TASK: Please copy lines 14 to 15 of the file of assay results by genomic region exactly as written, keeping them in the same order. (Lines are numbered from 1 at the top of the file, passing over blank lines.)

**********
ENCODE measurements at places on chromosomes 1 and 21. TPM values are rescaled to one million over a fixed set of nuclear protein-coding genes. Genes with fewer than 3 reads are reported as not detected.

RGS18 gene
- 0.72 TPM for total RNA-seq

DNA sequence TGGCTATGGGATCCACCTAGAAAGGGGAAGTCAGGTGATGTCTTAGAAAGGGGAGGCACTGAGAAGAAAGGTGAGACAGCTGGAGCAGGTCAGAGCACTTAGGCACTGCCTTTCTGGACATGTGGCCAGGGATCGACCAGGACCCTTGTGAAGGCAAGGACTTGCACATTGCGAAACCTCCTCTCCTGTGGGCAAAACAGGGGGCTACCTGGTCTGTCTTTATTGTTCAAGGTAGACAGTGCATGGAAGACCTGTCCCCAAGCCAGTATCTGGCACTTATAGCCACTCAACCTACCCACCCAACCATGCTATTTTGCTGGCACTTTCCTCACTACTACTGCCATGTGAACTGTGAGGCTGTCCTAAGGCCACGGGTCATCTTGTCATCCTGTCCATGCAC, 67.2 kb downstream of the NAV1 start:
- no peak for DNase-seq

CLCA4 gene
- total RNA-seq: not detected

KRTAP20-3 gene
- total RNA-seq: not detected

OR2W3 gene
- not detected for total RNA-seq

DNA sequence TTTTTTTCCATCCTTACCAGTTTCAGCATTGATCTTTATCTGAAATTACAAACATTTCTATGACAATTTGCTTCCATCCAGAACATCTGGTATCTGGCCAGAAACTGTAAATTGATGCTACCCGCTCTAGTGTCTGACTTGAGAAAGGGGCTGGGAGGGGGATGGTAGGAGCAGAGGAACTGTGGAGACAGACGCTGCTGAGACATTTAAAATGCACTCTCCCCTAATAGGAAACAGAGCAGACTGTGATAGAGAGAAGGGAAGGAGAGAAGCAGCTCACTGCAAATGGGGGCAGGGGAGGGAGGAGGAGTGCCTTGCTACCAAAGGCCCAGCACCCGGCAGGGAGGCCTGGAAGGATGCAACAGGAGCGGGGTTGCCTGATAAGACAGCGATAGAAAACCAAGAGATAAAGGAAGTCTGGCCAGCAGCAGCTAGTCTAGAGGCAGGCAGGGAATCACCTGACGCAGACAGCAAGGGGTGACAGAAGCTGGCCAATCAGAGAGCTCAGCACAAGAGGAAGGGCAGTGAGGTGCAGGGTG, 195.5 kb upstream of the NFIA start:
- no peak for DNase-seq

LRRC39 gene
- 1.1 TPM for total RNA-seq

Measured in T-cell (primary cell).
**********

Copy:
LRRC39 gene
- 1.1 TPM for total RNA-seq